How is HMO made?

From Impossible ... to Possible

For decades Human Milk Oligosaccharide (HMO) was only found in human milk.

There was no alternative.

HMOs were simply too complex to produce at industrial scale. But breakthroughs in science and technology have allowed companies to produce HMOs at scale, enabling widespread availability for the first time. These commercially produced HMOs are identical in structure to those found in mother’s milk, are purified to a high level, and are safe for consumption as validated by extensive tests and trials.

The oligosaccharides in cow's milk are structurally similar to those in human milk, but their concentration is 100-1000 lower. Researchers utilized filtration techniques to remove most of the lactose and salts from cow milk and increase the concentration of oligosaccharides. However, this method to get milk oligosaccharides in larger scale is cost-prohibitive.

Human milk oligosaccharides can be synthesized through a series of enzymatic reactions, which is another approach that industry have been pursuing. This process does not directly involve any microorganisms during the production process. So far only one company in the U.S. has successfully used this method to produce 2’-fucosyllactose on a larger scale.

Fermentation and Purification: New Production Methods for HMO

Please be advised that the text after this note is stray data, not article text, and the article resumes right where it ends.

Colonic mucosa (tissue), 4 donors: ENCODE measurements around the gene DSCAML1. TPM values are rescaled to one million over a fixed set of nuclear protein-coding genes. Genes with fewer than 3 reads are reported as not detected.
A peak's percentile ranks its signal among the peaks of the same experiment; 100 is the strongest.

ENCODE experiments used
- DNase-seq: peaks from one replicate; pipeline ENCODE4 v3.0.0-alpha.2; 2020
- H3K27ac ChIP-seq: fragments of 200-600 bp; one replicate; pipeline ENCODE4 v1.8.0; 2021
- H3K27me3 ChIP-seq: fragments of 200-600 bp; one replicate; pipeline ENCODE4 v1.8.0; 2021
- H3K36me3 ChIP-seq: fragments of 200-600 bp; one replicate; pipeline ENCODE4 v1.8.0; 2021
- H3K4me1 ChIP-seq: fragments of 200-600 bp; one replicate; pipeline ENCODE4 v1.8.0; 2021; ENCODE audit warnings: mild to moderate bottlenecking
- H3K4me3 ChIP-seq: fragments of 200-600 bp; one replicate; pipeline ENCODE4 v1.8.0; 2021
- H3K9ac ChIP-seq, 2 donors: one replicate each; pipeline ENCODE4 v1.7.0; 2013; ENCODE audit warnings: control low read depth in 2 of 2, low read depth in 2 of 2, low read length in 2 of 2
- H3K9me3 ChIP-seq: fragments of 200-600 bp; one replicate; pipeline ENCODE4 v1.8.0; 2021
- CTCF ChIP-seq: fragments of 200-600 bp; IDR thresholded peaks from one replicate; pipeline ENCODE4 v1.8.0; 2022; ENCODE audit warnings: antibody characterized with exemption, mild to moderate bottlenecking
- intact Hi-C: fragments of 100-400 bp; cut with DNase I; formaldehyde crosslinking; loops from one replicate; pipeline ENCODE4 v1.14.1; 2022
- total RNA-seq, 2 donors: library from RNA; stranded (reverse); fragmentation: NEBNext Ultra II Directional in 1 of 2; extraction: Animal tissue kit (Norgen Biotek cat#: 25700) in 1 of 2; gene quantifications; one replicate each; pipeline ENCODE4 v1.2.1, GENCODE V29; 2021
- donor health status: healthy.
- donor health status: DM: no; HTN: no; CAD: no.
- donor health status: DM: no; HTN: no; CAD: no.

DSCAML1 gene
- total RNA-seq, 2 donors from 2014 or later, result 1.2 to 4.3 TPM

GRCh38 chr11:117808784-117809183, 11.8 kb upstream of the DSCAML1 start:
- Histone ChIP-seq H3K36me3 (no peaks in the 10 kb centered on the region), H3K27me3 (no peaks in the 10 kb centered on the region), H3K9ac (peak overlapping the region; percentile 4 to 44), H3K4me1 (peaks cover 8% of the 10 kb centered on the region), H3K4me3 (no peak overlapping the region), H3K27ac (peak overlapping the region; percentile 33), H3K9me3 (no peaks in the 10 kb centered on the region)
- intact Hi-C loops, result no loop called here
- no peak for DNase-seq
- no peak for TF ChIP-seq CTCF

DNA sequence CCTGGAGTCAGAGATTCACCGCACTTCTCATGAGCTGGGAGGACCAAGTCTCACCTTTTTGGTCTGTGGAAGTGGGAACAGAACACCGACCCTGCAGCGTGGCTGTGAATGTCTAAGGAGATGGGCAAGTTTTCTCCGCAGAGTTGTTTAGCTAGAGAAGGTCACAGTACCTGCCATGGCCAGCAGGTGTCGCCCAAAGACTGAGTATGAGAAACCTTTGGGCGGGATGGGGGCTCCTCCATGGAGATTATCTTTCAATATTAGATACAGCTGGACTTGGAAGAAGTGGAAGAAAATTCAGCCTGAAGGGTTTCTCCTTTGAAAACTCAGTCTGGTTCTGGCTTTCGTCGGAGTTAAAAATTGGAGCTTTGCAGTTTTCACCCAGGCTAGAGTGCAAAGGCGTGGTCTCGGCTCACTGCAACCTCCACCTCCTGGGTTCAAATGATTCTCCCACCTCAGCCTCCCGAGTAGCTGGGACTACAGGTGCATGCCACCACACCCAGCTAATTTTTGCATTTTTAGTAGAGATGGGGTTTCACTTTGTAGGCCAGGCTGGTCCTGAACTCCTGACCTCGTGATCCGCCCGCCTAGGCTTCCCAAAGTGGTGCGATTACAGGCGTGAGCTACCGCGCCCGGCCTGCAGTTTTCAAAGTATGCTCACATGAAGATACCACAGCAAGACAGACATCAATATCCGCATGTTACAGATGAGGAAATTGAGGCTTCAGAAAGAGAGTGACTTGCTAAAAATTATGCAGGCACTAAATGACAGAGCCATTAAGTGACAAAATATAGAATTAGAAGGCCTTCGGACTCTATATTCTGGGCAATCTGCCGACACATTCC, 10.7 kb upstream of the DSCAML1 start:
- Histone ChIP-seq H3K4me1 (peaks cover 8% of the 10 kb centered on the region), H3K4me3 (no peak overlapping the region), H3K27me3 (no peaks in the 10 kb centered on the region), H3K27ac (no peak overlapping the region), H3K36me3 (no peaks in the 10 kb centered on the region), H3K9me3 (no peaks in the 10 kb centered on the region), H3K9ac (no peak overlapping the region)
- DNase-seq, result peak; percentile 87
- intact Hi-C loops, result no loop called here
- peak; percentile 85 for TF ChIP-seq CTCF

The most commonly used method to produce HMOs are through precisely controlled fermentation of lactose, either via a strain of non-harmful bacteria or yeast.

The industry uses either the bacteria Escherichia coli, which is often used to produce proteins and metabolites, or the yeast Saccharomyces cerevisiae, used in baking, winemaking and brewing. The process is pretty similar to the process that Impossible Burger uses to make soy leghemoglobin out of yeast.

After fermentation, HMOs go through many steps of purification to remove all microorganism cells and other starting ingredients used for the fermentation, resulting in a final product that is typically more than 90% pure and safe for human consumption. Sometimes the HMOs are produced with a purity of more than 98% according to laboratory tests (the 98% purity level refers to Layer Origin Nutrition's PureHMO™ products).

The HMOs produced using microorganisms were first introduced into the market for their use in infant formula. They have to go through very strict safety validations before being approved by federal agencies, such as U.S. Food and Drug Administration (FDA), for their use in infant formulas.

A Focus on 2'-Fucosyllactose: Matching the HMO in Human Milk

Most companies are typically focusing on the production of 2’-Fucosyllactose (2-FL), which is one of the most abundant HMOs in human milk. Scientists are very confident that this 2-FL is the same as 2-FL in human milk. They can use a stable strain of E. coli to make up to 2-3 gm/L of 2-FL in the medium, similar to its levels in milk.

Even though the safe E. coli strain they have used is very different from the ones that cause food disease, due to negative public perceptions about it, other companies have switched to using yeast. People drink wine and beer or eat bread everyday so they perceive that this strain is safer, so researchers learned how to make 2’-FL in yeast.

Researchers are still optimizing 2-FL production in yeast to produce similar levels to that in bacteria.

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